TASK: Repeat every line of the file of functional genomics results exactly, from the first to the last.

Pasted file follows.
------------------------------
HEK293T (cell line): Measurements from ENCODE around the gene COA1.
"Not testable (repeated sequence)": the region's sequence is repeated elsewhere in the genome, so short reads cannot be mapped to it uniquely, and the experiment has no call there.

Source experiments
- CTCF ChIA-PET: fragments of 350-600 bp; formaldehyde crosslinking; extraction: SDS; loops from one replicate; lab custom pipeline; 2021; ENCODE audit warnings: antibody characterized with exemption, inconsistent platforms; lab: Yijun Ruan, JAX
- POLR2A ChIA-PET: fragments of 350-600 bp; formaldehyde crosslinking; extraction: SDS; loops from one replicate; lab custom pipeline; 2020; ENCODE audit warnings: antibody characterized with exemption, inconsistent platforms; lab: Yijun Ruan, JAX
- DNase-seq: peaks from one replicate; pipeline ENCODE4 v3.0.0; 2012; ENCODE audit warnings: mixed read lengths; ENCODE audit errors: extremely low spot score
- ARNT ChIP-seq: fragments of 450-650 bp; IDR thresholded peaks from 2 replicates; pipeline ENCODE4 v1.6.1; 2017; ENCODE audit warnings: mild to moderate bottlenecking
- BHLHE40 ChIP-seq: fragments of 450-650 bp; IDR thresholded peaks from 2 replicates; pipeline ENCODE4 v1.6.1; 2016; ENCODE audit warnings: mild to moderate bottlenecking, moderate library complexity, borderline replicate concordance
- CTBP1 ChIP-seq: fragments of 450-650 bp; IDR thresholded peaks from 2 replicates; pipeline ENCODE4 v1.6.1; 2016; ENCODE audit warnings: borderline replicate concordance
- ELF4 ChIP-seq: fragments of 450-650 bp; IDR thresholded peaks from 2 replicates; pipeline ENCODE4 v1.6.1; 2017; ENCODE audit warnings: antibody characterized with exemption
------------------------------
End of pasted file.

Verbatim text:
HEK293T (cell line): Measurements from ENCODE around the gene COA1.
"Not testable (repeated sequence)": the region's sequence is repeated elsewhere in the genome, so short reads cannot be mapped to it uniquely, and the experiment has no call there.

Source experiments
- CTCF ChIA-PET: fragments of 350-600 bp; formaldehyde crosslinking; extraction: SDS; loops from one replicate; lab custom pipeline; 2021; ENCODE audit warnings: antibody characterized with exemption, inconsistent platforms; lab: Yijun Ruan, JAX
- POLR2A ChIA-PET: fragments of 350-600 bp; formaldehyde crosslinking; extraction: SDS; loops from one replicate; lab custom pipeline; 2020; ENCODE audit warnings: antibody characterized with exemption, inconsistent platforms; lab: Yijun Ruan, JAX
- DNase-seq: peaks from one replicate; pipeline ENCODE4 v3.0.0; 2012; ENCODE audit warnings: mixed read lengths; ENCODE audit errors: extremely low spot score
- ARNT ChIP-seq: fragments of 450-650 bp; IDR thresholded peaks from 2 replicates; pipeline ENCODE4 v1.6.1; 2017; ENCODE audit warnings: mild to moderate bottlenecking
- BHLHE40 ChIP-seq: fragments of 450-650 bp; IDR thresholded peaks from 2 replicates; pipeline ENCODE4 v1.6.1; 2016; ENCODE audit warnings: mild to moderate bottlenecking, moderate library complexity, borderline replicate concordance
- CTBP1 ChIP-seq: fragments of 450-650 bp; IDR thresholded peaks from 2 replicates; pipeline ENCODE4 v1.6.1; 2016; ENCODE audit warnings: borderline replicate concordance
- ELF4 ChIP-seq: fragments of 450-650 bp; IDR thresholded peaks from 2 replicates; pipeline ENCODE4 v1.6.1; 2017; ENCODE audit warnings: antibody characterized with exemption